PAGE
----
It is kept at Nissan’s magnificent Zama DNA garage. A carefully crafted toy box stuffed to the gills with the Japanese manufacturer’s back catalog. We also met the LM there for a brief one-on-one conversation.
We begged and begged to be allowed to drive it, but that was not possible. Even Carlos Ghosn, the biggest of all Nissan bigwigs and chairman, president, and CEO, has never been permitted to operate a vehicle.
Even still, we continued to plead, threaten, and even consider stealing it in order to experience driving without a PlayStation controller.
Nissan Skylines are they quick?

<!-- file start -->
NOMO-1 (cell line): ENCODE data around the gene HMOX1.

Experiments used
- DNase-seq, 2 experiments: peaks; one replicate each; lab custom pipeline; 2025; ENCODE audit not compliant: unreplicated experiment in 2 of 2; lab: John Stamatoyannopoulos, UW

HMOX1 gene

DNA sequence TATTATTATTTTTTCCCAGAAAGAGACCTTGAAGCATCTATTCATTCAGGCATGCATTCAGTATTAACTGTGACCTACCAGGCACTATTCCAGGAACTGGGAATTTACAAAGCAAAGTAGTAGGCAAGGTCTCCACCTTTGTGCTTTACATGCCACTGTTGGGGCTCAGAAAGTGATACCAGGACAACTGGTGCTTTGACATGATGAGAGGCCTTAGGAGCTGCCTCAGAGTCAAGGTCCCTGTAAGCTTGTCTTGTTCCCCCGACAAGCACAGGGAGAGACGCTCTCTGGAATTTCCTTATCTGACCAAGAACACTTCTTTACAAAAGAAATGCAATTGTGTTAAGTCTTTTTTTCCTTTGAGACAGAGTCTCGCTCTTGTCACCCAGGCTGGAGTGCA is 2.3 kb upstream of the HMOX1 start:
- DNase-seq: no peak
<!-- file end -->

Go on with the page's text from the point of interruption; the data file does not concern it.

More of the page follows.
However, even if it were street-legal, it most likely wouldn’t be that fast outside of the drag strip. That’s because drag strip surfaces are specifically prepared for increased grip and stickiness, as explained by Autoweek. The Drive claims that they are so powerful that individuals can become hooked to them.
For instance, while having more power than the Camaro ZL1 1LE, the Dodge Challenger Hellcat Redeye is slower in a drag race. The tires of the former simply cannot find enough traction without the tacky surface. And even if the Metro R32 had AWD, the situation would be similar.
However, Maatouks Racing did break a new record with the “King32,” an additional R32 Skyline GT-R. This specific Nissan Skyline features a full interior, the original body panels, and is street-legal. At 209 mph, it completed the quarter-mile in 6.84 seconds. Even if it is slower than Metro, the Nissan Skyline GT-R is still the fastest street-legal car in the world.
What makes skylines so pricey?